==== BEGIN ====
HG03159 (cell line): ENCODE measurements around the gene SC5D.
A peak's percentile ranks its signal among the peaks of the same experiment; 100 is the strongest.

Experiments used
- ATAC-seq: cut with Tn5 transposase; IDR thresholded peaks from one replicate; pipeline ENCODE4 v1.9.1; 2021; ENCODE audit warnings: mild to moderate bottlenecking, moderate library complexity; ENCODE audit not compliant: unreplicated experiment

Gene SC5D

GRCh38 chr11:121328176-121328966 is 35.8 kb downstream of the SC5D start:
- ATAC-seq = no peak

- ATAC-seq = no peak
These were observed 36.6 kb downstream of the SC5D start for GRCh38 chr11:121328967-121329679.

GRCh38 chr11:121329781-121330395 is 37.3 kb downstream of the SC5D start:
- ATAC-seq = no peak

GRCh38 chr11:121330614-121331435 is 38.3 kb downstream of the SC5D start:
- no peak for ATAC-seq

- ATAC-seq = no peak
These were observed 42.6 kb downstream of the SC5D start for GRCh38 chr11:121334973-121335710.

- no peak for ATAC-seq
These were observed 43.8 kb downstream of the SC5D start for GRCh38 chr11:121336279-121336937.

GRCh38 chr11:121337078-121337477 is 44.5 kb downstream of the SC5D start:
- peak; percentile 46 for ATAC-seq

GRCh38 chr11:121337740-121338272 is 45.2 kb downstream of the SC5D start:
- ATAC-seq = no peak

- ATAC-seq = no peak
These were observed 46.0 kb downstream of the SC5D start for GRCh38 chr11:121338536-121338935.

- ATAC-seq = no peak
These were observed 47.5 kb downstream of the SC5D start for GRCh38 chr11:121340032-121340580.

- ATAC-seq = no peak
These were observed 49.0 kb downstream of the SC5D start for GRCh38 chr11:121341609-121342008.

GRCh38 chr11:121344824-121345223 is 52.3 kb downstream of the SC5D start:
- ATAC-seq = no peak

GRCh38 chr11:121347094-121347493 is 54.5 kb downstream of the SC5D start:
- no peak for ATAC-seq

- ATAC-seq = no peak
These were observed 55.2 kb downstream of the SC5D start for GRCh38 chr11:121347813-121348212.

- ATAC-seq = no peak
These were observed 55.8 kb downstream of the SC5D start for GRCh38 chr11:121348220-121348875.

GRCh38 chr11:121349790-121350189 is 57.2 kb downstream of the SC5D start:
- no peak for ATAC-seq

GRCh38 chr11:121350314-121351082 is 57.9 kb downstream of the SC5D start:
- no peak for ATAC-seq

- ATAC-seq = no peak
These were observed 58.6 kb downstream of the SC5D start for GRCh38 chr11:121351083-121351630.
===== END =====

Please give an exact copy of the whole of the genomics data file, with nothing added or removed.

HG03159 (cell line): ENCODE measurements around the gene SC5D.
A peak's percentile ranks its signal among the peaks of the same experiment; 100 is the strongest.

Experiments used
- ATAC-seq: cut with Tn5 transposase; IDR thresholded peaks from one replicate; pipeline ENCODE4 v1.9.1; 2021; ENCODE audit warnings: mild to moderate bottlenecking, moderate library complexity; ENCODE audit not compliant: unreplicated experiment

Gene SC5D

GRCh38 chr11:121328176-121328966 is 35.8 kb downstream of the SC5D start:
- ATAC-seq = no peak

- ATAC-seq = no peak
These were observed 36.6 kb downstream of the SC5D start for GRCh38 chr11:121328967-121329679.

GRCh38 chr11:121329781-121330395 is 37.3 kb downstream of the SC5D start:
- ATAC-seq = no peak

GRCh38 chr11:121330614-121331435 is 38.3 kb downstream of the SC5D start:
- no peak for ATAC-seq

- ATAC-seq = no peak
These were observed 42.6 kb downstream of the SC5D start for GRCh38 chr11:121334973-121335710.

- no peak for ATAC-seq
These were observed 43.8 kb downstream of the SC5D start for GRCh38 chr11:121336279-121336937.

GRCh38 chr11:121337078-121337477 is 44.5 kb downstream of the SC5D start:
- peak; percentile 46 for ATAC-seq

GRCh38 chr11:121337740-121338272 is 45.2 kb downstream of the SC5D start:
- ATAC-seq = no peak

- ATAC-seq = no peak
These were observed 46.0 kb downstream of the SC5D start for GRCh38 chr11:121338536-121338935.

- ATAC-seq = no peak
These were observed 47.5 kb downstream of the SC5D start for GRCh38 chr11:121340032-121340580.

- ATAC-seq = no peak
These were observed 49.0 kb downstream of the SC5D start for GRCh38 chr11:121341609-121342008.

GRCh38 chr11:121344824-121345223 is 52.3 kb downstream of the SC5D start:
- ATAC-seq = no peak

GRCh38 chr11:121347094-121347493 is 54.5 kb downstream of the SC5D start:
- no peak for ATAC-seq

- ATAC-seq = no peak
These were observed 55.2 kb downstream of the SC5D start for GRCh38 chr11:121347813-121348212.

- ATAC-seq = no peak
These were observed 55.8 kb downstream of the SC5D start for GRCh38 chr11:121348220-121348875.

GRCh38 chr11:121349790-121350189 is 57.2 kb downstream of the SC5D start:
- no peak for ATAC-seq

GRCh38 chr11:121350314-121351082 is 57.9 kb downstream of the SC5D start:
- no peak for ATAC-seq

- ATAC-seq = no peak
These were observed 58.6 kb downstream of the SC5D start for GRCh38 chr11:121351083-121351630.